Data released by the Arizona’s Benchmark Commercial Real Estate (BMCRE) shows that the state has approved far more square footage than necessary for the cultivation of medical marijuana, Marijuana Business Daily reports.
In 2014, the state’s 60,000 medical marijuana patients bought just 20,000 pounds of cannabis, less than a fifth of the Arizona’s current yearly production capacity of 106,000 pounds. This production takes place on the current one million square feet of completed cultivation facilities, but the state has approved more than 26 million square feet of land for possible future cultivation sites.
Even if Arizona voters were to approve a recreational ballot measure next year, market demand would increase by only about 50%. If this were the case, producers could meet the demand with only an additional 500,000 square feet of facilities.
It’s likely that the the vast majority of the 26 million square feet approved for cannabis cultivation will not be used as such. The risk, however, is that cannabis industry investors may be tempted by the availability of land to build facilities that aren’t needed. Furthermore, Arizona’s Department of Health Services doesn’t release data regarding cannabis facility locations and square footage, making it difficult to get a good sense of the market.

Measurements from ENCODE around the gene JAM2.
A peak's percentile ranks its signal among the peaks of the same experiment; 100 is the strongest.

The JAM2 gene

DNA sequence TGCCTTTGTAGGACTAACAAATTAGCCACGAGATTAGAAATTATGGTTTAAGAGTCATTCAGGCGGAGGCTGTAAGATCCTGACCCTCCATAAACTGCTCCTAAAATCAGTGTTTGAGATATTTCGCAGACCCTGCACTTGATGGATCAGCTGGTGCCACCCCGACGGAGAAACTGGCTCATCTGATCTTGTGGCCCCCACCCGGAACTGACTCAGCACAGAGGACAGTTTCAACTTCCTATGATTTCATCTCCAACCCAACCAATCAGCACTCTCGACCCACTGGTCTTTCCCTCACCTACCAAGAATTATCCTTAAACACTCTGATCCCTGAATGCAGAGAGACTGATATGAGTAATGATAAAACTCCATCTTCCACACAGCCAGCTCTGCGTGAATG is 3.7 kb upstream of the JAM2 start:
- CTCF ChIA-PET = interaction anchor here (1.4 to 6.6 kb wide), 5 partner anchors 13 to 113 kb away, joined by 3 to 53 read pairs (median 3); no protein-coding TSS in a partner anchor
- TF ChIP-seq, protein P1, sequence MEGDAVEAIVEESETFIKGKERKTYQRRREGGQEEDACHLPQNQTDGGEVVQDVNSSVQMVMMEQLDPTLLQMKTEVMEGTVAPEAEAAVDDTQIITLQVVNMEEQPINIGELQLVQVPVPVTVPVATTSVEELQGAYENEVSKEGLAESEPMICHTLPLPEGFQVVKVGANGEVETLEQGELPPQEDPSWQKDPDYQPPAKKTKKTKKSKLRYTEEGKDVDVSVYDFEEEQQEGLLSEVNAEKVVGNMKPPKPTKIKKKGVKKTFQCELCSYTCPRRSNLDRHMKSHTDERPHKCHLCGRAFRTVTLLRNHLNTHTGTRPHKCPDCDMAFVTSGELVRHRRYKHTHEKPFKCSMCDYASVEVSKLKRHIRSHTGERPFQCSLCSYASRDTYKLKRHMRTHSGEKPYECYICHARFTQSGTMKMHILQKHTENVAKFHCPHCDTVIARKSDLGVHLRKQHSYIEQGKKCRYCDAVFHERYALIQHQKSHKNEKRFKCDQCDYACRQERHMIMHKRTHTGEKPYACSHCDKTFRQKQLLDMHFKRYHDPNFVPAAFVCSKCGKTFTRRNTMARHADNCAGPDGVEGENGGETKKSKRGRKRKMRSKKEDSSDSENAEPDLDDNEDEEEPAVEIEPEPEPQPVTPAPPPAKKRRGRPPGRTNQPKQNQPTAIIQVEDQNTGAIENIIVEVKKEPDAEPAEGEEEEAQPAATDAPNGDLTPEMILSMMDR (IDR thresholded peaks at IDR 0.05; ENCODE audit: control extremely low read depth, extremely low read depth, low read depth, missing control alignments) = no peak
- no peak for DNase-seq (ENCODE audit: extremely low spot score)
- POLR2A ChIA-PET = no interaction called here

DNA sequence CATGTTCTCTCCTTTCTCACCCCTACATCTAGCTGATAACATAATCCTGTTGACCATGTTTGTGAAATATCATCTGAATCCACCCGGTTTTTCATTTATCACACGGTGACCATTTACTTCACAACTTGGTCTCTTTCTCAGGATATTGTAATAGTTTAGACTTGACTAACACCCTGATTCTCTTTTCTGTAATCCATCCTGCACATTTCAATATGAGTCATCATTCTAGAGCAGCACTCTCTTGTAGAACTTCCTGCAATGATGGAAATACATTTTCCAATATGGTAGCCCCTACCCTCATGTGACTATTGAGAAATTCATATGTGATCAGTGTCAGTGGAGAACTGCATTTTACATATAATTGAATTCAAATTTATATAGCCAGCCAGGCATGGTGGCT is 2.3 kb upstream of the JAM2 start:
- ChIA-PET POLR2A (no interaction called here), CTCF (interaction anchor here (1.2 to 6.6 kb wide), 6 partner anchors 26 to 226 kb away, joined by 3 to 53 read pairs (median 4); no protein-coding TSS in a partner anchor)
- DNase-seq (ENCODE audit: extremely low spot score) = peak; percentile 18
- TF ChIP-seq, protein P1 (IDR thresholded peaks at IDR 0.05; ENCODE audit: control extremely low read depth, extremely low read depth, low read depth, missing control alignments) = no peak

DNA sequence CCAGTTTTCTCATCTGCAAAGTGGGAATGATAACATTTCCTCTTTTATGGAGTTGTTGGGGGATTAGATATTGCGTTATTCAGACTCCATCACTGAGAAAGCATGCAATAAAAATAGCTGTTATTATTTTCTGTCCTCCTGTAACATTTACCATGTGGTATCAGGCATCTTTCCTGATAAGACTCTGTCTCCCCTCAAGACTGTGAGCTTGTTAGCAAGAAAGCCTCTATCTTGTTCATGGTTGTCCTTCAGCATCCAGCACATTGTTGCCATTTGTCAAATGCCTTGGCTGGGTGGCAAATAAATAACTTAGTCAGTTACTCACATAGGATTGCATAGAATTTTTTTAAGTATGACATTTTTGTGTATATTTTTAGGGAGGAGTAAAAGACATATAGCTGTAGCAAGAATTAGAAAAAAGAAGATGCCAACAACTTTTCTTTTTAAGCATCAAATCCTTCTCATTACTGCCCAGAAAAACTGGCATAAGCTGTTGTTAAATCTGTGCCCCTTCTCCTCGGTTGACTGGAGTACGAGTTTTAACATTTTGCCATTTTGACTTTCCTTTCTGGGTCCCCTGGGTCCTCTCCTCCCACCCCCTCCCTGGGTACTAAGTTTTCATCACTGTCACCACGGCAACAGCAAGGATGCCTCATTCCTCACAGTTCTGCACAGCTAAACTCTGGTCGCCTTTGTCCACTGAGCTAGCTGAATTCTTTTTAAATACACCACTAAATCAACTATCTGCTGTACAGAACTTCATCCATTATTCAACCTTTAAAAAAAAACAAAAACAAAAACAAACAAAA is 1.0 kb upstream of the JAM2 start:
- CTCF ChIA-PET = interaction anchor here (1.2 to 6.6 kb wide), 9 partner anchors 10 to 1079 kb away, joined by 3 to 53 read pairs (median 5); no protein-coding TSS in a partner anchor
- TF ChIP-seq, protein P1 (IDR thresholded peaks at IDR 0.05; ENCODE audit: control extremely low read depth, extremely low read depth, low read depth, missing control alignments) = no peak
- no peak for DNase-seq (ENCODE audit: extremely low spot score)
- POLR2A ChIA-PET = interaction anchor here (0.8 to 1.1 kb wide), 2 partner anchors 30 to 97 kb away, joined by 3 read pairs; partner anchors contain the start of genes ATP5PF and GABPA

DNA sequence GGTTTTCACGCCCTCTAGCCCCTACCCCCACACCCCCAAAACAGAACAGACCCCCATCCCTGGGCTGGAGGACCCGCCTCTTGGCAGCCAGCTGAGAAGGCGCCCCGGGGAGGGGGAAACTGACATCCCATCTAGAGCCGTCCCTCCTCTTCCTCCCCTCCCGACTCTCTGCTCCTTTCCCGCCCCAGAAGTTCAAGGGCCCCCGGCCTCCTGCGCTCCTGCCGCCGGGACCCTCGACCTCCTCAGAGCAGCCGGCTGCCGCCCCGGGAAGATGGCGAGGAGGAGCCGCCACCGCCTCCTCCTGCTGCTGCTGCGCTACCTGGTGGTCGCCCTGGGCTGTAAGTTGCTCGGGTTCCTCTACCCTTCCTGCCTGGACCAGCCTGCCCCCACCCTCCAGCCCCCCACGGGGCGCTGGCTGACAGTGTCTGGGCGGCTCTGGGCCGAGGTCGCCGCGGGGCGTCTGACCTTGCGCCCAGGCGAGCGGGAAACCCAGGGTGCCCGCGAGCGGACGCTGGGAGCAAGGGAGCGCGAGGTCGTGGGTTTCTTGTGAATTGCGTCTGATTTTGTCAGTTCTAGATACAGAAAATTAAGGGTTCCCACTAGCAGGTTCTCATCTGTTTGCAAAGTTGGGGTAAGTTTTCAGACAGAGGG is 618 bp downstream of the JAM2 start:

Recent events in Washington State should serve as a warning regarding the downsides of flooding a market with unneeded supply: unpredictable prices and downticks in profitability harm investors, producers, retailers and buyers.
Photo Credit: Mark
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